Last night at NYC's Mercury Lounge, Wales-born trio The Joy Formidable played to a sold out crowd along with Brooklyn locals, She Keeps Bees. The now London-based ensemble, with a pop-infused grunge sound, has toured with mentionable bands such as the Temper Trap and Passion Pit -- whose Ayad Al Adhamy penned the three-piece as the first band to join Black Bell Records.
Niteside got a chance to chat with the band before their set in the basement of the venue about their newest EP, the reputation of New York crowds and how people still can't find The Box.
The Joy Formidable just played its first festivals in the U.S. How was that experience?
Ritzy Bryan: I think wherever we are, particularly, it's always nice to do something for the first time. I think there's a big novelty factor, but I think we just like festivals in general -- I think there's a different atmosphere, if you had a normal gig situation it's different since you're usually not playing at 3 o'clock in the afternoon before anybody has gotten a drink. I think you just get a different reception, maybe…
Ryhdian Dafydd: Well, it felt really special to me because, like you say, it's the first festivals we've done in the states, you know. We played in New York just a handful of times, and with that being our first festival experience, you find out new things and stuff. I suppose what [Ritzy] is saying is that we revel in playing live wherever.
Ritzy: It is quite special though, people are just kind of up for it, I suppose. They were both really different festivals as well because Truck was like kind of set in the middle of nowhere, very, very rural and beautiful and kind of had this quaint atmosphere about it … and then Bamboozle seemed a little more full on and in your face, so it was nice to get a mix.
The reviews must be rolling in with the release of your EP "A Balloon Called Moaning" last week. How do you handle the press attention?
Rhydian: It doesn't really affect me, but I generally don't read our own reviews. I think we already put so much pressure on ourselves and if we're happy with something, we've already gone through that step where we've self-criticized so much. You inevitably hear certain things, and then you also can't complain when someone says something nice about you, but I think it's important to just keep focused. And if you're proud of what you do, then that's the most important thing -- you can't please everybody.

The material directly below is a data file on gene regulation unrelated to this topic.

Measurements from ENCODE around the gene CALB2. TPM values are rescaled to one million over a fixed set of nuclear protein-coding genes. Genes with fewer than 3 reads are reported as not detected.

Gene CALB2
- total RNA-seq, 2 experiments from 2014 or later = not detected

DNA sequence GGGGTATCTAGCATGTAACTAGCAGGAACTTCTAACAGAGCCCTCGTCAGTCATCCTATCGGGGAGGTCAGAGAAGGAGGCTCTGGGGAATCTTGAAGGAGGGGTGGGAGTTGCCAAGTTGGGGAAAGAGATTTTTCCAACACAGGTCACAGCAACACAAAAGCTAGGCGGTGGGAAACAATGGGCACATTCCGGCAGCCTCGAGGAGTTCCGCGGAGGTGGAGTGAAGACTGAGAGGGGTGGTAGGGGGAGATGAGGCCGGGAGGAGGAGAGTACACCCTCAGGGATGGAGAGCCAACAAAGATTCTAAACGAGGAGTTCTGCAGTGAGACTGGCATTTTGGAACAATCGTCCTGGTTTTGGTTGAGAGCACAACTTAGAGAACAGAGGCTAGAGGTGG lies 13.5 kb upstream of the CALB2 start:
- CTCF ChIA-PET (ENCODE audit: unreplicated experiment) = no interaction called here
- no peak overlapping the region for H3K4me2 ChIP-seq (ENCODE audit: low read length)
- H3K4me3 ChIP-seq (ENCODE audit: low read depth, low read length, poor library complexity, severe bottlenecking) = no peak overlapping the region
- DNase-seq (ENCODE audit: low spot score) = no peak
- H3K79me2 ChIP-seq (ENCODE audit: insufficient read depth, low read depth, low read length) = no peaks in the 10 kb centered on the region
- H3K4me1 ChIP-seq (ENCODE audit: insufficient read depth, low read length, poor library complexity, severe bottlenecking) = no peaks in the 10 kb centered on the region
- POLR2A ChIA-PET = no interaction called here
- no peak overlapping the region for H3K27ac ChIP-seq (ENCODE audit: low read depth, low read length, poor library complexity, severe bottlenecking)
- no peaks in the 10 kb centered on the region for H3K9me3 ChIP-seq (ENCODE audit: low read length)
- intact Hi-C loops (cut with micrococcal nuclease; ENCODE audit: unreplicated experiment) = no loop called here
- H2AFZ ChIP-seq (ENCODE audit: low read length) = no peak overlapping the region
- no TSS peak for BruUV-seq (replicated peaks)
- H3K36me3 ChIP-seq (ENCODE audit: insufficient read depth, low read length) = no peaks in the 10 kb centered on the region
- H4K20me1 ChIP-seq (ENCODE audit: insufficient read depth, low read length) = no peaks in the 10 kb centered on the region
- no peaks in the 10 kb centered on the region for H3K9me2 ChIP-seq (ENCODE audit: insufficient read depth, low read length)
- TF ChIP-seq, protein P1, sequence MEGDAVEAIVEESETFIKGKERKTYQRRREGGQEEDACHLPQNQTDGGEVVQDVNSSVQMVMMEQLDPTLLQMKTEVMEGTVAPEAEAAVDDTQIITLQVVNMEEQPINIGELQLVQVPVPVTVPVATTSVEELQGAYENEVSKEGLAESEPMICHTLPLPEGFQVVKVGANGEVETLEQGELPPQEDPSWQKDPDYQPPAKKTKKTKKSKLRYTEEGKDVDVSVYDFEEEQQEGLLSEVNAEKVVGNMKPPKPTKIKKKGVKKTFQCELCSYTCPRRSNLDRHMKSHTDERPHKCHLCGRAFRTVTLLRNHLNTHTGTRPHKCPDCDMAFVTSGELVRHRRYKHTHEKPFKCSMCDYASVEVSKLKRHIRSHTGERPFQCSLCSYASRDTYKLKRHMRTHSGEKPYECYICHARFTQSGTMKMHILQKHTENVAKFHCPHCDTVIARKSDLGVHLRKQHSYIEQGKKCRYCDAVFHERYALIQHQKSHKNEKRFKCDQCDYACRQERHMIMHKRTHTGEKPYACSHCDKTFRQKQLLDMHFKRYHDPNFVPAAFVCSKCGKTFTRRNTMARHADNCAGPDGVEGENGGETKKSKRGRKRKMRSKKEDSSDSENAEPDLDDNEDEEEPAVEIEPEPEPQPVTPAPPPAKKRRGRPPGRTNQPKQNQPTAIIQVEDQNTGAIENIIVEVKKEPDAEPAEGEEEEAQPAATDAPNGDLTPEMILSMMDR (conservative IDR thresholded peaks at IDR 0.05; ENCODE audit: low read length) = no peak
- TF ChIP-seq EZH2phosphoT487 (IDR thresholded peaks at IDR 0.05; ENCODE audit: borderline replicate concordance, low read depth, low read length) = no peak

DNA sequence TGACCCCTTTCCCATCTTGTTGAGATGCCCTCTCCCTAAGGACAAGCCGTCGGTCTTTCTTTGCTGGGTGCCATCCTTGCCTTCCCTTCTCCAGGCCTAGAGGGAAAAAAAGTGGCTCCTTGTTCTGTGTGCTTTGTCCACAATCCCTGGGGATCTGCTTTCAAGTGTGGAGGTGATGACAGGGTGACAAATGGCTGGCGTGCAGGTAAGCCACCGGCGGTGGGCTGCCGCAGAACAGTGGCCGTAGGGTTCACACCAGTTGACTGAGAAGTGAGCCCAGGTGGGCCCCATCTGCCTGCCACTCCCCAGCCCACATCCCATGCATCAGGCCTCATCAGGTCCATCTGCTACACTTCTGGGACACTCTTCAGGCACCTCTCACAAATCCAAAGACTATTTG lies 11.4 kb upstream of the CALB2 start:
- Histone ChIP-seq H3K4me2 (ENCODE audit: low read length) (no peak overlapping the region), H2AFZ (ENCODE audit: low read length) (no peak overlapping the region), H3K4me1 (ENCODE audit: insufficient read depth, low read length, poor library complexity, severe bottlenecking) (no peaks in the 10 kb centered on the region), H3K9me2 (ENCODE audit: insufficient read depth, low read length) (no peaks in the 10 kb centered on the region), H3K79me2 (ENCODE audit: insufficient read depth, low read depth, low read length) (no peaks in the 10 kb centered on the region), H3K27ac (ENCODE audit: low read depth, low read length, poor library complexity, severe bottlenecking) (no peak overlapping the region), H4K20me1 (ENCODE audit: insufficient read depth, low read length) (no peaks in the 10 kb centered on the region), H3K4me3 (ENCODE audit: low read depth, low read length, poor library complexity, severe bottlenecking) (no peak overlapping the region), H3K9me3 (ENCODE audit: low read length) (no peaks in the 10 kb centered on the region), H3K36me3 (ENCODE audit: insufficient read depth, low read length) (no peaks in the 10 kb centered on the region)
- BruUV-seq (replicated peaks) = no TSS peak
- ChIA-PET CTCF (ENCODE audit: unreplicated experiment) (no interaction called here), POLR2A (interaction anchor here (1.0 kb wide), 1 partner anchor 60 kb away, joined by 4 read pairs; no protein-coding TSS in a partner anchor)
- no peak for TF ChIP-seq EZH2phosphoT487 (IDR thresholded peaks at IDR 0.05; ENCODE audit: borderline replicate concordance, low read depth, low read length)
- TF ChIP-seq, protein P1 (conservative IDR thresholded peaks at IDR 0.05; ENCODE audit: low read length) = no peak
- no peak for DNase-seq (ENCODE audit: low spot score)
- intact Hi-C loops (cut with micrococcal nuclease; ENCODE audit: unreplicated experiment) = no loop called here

Ritzy: No point trying either [laughs]. Our manager always tells us, he revels in the comical ones. Recently [one] said something like listening to our record was like vomiting into his lap, and I think we all really liked that as a review. I think that was pretty special. If it induced that, then I'm extra proud of the EP, to be honest.
Tell me a little bit about your relationship with Passion Pit.
Rhydian: They're great guys and they invited us on their tour in the UK about six months ago now, or something like that.
Ritzy: It was around September time in the UK and I think it was just a really honest pairing of bands just 'cause we had been listening to their "Chunk of Change" EP, and I loved it. And that was around the time when we were touring around the UK with it on in the background. And it sounds like they had been doing the same thing with the Balloon, so they just got in touch and asked if we'd like to support them [on their tour] and we just obviously delighted with the chance to play with them. So it was the music first, and then we just got on the road with them and they were such good tour companions -- they were very, very easy and we had a lot of fun, maybe too much fun.
Rhydian: Yeah, I mean it just felt from the very first day like we had known each other for a very long time, and that's a rarity when you tour. So we now obviously keep in touch, and they just asked us now again to support them in New York and I think in a way it was a great kind of benchmark for us. I mean, we had only done a handful of dates in New York and we've already sold out the Mercury Lounge twice. I suppose they opened the door to that for us since those were the first gigs we played over here.
The full-length is expected out in the U.K. later this year, when can we expect it to be released here in the U.S.?
Ritzy: I think they'll actually be at the same time. I think for once we're gonna try to make everything kind of simultaneous. That's sort of the aim, but we'll see. We're hoping to release it at the end of September or very early October.
Rhydian: We're finally finalizing a deal, and talking with quite a lot of labels and stuff. It's important to have your own plan, but it's certainly time for us to get the full-length out.
With the little bit of time you've spent in New York, have you been able to enjoy some time on the town, or has it been all about the music and then you're gone?
Rhydian: We've had a little bit of time, not much. We only had one or two days off but we've tried to squeeze some time in.
Ritzy: We've had some time for drinks. We're staying in Manhattan and Ayad [Al Adhamy], since we haven't seen him in a while because of all the organizing of the EP, took us out to a couple of bars. He took us to a place called The Box.
Rhydian: It seems to be a very secretive club… for very good reason, I guess.
Ritzy: There were all these people in the street when we were headed there asking us like, [whispers] 'Do you know where The Box is?' We were kind of like, 'We don't even know where we're going.' And there's no sign, and I guess it's a staple super secretive place here.